More slow bread
in times of confinement
People often say that's important to “find opportunities in times of crisis”. Well, this always gets me shaky. I guess it reminds me of my youth trauma, what we in Portugal called ”the crisis”, the times of economic instability and recession — that were devastating in the country, mainly from 2011 to 2015. Now we have begun to face, timidly, a new kind of global crisis that seems so awkwardly to evoke a sense of cosmic response to what we’ve been craving for: to slow down, to decelerate, to disconnect. It’s of course so daunting to imagine the near future and what will we be making with our lives from now on, in this quarantine mode, but if you have the privilege to forget for a while about the bills to pay, I’m inviting you to make something new with this newfound time, at home, to do the things you never do because they just take too long.
In my time, apart from working on the new website, I’ve been reorganizing my home, uncluttering, cleaning up shelves while I look at old photos, and meanwhile attending to my fermenting sourdough. So today what I propose is that you can take some of this “free” time from your work-from-home routine or a voluntary quarantine (that’s proven so important to prevent the worst scenario for this epidemic) to get your (washed) hands on your slow-fermented dough.
If you’re in Portugal you can even order amazing quality local stone-ground flour from the center region or the southern region. Just add to this a little sea salt and water and you’re ready to get it started. There is an infinite amount of books, magazines, websites, blogs, recipes, and so many tutorials to help you through your introduction to sourdough baking and creating your starter from scratch. While it rippers, you can just water your plants, reorganize your office, or finally read that book you’ve been postponing for months. Because in a crisis like this there is no guilty “self-time”.
More slow bread
So now for the opportunity (in times of crisis), because I also fear for the survival of my micro-business in face of the times to come. What better way to drive people into purchasing these fermentation baskets than to get them to learn how to make this post-modern hipster bread when they have so much time at home? And why these wicker bannetons? To explain this I need to tell you about how I'm beginning to comprehend the purposes of this brand. Mariamélia is a social-based micro-business with a mission to demonstrate the unique social importance and strategic economic value of local manufacturing and craftsmanship practices, which are essential knowledge nowadays, facing all the sustainability issues urged by the climate crisis. The products I've been developing around sourdough bread have shown me the difficulty in balancing issues of scale, productivity, and sustainability. So the selling of these bannetons is an important form of support for the social and cultural mission of Mariamélia: to keep a slow-paced work in building long-last relationships with local artisans and craftsmen, to tell their stories and promote their crafts, and to allow for developing horizontal work collaborations in the future, between these masters and the designers and creatives who seek for objects and solutions based on this informal knowledge.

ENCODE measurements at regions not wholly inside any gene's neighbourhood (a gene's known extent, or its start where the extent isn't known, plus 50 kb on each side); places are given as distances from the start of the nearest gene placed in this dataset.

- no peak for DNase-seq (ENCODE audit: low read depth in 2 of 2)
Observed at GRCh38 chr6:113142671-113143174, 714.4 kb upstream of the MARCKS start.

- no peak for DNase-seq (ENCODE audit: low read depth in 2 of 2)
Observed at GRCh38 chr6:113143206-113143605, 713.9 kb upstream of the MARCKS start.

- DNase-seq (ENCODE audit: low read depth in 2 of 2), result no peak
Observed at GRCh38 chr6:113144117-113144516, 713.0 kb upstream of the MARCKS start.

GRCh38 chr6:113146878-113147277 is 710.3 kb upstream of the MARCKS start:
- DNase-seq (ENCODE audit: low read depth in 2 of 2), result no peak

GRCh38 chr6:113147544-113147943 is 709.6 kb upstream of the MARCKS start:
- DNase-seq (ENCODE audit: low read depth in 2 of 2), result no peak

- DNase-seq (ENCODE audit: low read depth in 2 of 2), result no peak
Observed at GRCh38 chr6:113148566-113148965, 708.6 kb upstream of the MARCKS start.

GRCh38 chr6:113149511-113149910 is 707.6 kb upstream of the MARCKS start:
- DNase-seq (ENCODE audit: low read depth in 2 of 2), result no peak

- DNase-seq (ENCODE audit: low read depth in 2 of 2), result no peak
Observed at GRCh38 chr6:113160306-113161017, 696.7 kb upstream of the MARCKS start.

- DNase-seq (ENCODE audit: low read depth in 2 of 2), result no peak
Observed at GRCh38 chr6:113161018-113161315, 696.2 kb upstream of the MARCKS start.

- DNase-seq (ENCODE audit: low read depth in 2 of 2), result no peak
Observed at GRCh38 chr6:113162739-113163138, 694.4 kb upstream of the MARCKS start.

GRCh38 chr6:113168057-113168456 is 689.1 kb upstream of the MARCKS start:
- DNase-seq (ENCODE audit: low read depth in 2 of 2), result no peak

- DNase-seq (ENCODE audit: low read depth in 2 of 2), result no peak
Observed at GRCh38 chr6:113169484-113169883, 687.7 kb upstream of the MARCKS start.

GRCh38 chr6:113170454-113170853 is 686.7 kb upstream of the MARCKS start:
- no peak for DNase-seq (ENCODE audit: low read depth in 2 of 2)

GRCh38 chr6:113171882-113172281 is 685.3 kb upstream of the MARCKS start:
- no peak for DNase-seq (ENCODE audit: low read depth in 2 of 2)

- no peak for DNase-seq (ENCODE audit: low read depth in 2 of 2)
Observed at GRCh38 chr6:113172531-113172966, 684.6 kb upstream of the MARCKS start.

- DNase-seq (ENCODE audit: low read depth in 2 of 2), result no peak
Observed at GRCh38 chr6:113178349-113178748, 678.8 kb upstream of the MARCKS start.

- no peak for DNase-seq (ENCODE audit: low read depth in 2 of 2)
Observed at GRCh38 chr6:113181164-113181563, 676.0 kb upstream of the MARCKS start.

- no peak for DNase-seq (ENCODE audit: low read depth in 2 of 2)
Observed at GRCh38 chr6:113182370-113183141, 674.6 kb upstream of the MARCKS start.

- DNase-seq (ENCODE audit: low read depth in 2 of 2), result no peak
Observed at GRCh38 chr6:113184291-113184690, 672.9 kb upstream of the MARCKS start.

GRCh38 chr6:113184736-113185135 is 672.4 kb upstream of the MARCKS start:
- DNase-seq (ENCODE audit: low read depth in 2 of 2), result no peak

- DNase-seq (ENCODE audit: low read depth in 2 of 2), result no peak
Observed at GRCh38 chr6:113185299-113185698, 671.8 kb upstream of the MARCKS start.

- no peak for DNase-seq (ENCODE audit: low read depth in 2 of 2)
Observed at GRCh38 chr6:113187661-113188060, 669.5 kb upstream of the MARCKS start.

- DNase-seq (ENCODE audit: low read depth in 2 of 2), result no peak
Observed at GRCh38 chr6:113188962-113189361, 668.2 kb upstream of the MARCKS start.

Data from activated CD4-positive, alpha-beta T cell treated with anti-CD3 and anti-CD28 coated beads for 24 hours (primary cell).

So, this opportunity consists of, on one hand, to decelerate so we can question things, and, on the other hand, to allow the empowerment of craftsmen and artisans and to value their practical knowledge that we've been pretty much taking for granted.
I'll be willing to share plenty of my bread routine, habits, recipes and tricks if you're somehow lost in this learning process. Also, I'll be sharing info about sourdough bread workshops in Portugal, so if you know someone who's teaching how to make slow-fermented bread I'll be happy to share it on my platforms. Just reach me on social media.